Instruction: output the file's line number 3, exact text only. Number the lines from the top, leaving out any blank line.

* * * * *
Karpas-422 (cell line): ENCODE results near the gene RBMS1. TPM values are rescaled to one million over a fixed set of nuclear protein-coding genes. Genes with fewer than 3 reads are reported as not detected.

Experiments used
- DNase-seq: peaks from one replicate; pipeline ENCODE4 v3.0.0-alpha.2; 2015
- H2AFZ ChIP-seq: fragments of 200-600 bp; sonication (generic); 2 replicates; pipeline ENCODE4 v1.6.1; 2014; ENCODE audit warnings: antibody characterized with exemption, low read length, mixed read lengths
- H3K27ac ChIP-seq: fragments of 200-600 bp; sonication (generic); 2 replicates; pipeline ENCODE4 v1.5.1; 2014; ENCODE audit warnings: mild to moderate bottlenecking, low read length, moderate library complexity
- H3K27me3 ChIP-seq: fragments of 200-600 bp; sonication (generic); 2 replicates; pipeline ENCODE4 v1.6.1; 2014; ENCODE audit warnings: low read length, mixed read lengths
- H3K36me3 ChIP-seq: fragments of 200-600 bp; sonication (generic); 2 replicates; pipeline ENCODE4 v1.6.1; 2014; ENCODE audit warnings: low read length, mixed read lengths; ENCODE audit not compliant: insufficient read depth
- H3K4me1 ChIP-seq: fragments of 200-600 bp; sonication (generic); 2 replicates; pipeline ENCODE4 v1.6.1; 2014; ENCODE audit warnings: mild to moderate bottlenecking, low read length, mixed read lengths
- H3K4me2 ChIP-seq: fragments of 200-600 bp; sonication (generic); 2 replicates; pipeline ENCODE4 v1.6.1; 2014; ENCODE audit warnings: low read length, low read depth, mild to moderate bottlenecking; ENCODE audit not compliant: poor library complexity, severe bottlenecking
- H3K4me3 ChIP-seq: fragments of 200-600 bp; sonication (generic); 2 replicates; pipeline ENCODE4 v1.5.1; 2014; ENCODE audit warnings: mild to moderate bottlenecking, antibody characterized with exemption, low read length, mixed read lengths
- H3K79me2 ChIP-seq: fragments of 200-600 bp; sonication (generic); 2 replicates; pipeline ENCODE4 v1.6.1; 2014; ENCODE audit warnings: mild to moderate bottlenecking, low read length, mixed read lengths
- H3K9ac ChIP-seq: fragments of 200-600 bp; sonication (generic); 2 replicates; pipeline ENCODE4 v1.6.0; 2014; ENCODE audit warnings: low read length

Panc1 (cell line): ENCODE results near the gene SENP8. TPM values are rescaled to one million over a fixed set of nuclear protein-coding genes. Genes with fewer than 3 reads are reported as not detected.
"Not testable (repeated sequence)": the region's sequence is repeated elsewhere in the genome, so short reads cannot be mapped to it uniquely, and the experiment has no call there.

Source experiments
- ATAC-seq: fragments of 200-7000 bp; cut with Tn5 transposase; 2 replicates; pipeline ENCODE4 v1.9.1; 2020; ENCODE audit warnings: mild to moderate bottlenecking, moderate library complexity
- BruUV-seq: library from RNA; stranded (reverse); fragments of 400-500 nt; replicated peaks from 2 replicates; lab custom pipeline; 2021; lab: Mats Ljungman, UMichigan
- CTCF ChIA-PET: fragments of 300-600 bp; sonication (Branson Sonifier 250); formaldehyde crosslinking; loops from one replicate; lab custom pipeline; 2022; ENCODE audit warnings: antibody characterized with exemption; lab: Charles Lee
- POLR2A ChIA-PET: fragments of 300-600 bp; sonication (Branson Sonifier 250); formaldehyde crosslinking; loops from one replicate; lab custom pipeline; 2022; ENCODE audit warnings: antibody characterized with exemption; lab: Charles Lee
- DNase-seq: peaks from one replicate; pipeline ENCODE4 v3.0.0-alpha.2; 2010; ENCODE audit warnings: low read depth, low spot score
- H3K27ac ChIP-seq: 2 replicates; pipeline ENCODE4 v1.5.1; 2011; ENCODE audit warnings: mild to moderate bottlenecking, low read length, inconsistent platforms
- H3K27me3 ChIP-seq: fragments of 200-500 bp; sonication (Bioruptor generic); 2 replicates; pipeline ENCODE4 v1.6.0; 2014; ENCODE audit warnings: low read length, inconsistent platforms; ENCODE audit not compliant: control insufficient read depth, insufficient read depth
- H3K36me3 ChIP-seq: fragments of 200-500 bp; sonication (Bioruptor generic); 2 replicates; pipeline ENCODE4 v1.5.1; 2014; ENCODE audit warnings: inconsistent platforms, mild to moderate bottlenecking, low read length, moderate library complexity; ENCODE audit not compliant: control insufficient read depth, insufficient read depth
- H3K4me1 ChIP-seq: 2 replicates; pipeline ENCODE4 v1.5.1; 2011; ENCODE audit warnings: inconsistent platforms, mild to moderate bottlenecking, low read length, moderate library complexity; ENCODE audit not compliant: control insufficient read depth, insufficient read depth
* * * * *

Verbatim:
- DNase-seq: peaks from one replicate; pipeline ENCODE4 v3.0.0-alpha.2; 2015